“Central Park” is as ambitious as the 840-acre park it portrays. Each episode of the animated series includes a whopping four original musical numbers, all of which will become available to stream on Apple Music as the series progresses.
“We told ourselves that if we were going to make this show, the songs have to be as diverse and dynamic as the real place in New York City,” said Josh Gad, who created the show with “Bob’s Burgers” vets Loren Bouchard and Norah Smith. “You can’t depend on just one or two songwriters to accomplish that massive workload without it quickly sounding redundant.”
The “lively, lovely, lyrical” series, as Times TV critic Robert Lloyd describes it, centers on a park manager (voiced by Leslie Odom Jr.) who lives on-site with his family (Kathryn Hahn, Kristen Bell and Tituss Burgess) and tries to protect the beloved public space from numerous villains. We’re talking gum chewers, flower stompers and greedy billionaires.
Gad set out to “assemble ‘The Avengers of musical theater’” – including Sara Bareilles, Fiona Apple and Cyndi Lauper – to write songs with clever punchlines, catchy hooks and thoughtful commentary on real-world matters. The Times got the story behind the standout show tunes in the initial trio of episodes, now available on Apple TV+:
Episode 1: “Central in My Heart”
Gad, who voices the show’s troubadour narrator, leads a spectacular opening number that introduces the park’s many people and pastimes, and its role as the city’s defining public space. Kate Anderson and Elyssa Samsel, who also wrote Gad’s songs in the Disney short “Olaf’s Frozen Adventure,” penned the love letter to the park they both previously frequented (Samsel busked as a violinist, and Anderson fundraised for Shakespeare in the Park).
Thankfully, animation allows for the kickoff to showcase the park’s variety and versatility. “In theater, you only get so many actors and so many costumes, so writers are usually limited in what we can do,” said Samsel of the song, initially drafted three years ago. “It was so fun to be able to dream something up and then see what the animators came up with.”
In addition to spotlighting the park’s various areas and amenities, the songwriters wanted to briefly address its “dark chapter” – the destruction of the predominantly African-American community Seneca Village. “We wanted to touch on that without brushing over it in a joke, because their land was taken to make the park, in a way where they didn’t have a choice,” said Anderson, who is also developing a live-action musical movie about this historical event with Samsel and Gad.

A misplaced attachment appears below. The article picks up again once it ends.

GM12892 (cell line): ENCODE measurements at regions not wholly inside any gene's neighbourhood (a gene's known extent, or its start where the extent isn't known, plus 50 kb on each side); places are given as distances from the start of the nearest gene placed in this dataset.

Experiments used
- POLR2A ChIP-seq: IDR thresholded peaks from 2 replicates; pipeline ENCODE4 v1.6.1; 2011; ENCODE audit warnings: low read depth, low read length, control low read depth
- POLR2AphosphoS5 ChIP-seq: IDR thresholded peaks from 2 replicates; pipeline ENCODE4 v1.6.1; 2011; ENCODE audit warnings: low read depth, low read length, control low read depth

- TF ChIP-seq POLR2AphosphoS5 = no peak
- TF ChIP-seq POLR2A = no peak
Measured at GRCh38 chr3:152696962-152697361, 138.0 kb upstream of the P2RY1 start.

Episode 2: “Make ’Em Pay”
Stanley Tucci voices the series’ primary rival: Bitsy Brandenham, an elderly hotelier trying to turn the park into a business district. During a frustrating meeting with fellow investors, she enters a musical dream sequence in which she shares her backstory and vengeful motivations.
“Like so many bullies, she feels like a victim herself and wants to act out her woundedness on the rest of the world,” said Brent Knopf, who wrote the song. “Even though she’s filthy rich, she still feels like she’s getting the short end of the stick, and she wants everyone to pay for how they hadn’t appreciated her when they should. We wanted to outline where that comes from to make the story more complex, because it’s not very much fun to have a character that’s completely evil.”
Knopf drafted 40 pages of lyrics for the 90-second song, and is surprised that his lines about sexism – “I’m constantly ignored, and no one sees my genius / I’d like to be adored, must I grow a penis? Seriously” – made the cut for the family-friendly show. Tucci is unrecognizable in the tune, as he masterfully warps his voice into a scratchy, zig-zagging cantor. Said Knopf of Tucci’s recording session, “We just did a few takes and it was clear we had what we needed. It was hard to dampen my laughter while listening.”
Episode 3: “The Park Is Mine”
The hip-hop song covers an uppity luncheon where retired philanthropists trade scathing insults with self-serving politicians. Many of the lyrics are inspired by the uninhibited conversations that Rafael Casal heard while working at Lake Merritt in Oakland as a teen. “These old ladies were so entitled and angry and didn’t care what they said in front of me,” he recalled. “In my mind, this was like if they got into a fight with a more mundane ‘Sopranos,’ this bureaucratic mafia.”
The track, written with Utkarsh Ambudkar, includes a “snappy ‘West Side Story’-like refrain” and “lots of falsettos, because they’re just inherently funny because they sound so earnest,” said Casal with a laugh. Left out of the song are “all these really inappropriate jokes, which is fair. You don’t know where the line is until you test it, right?”
The song serendipitously musicalizes the “false sense of ownership” of public spaces, as Amy Cooper infamously demonstrated last week. “It’s amazing how some people feel such entitlement to something that doesn’t actually belong to them, and then those spaces then get politicized,” said Casal of the incident. “It’s like in the song, when these groups are both calling the other ‘colonizers,’ when neither of them own the space! That’s what I love about comedy: you can slip in something authentic and important and nobody notices because it’s also funny,” he added. “We’re entertaining you, yes, but we’re also saying something very, very real.”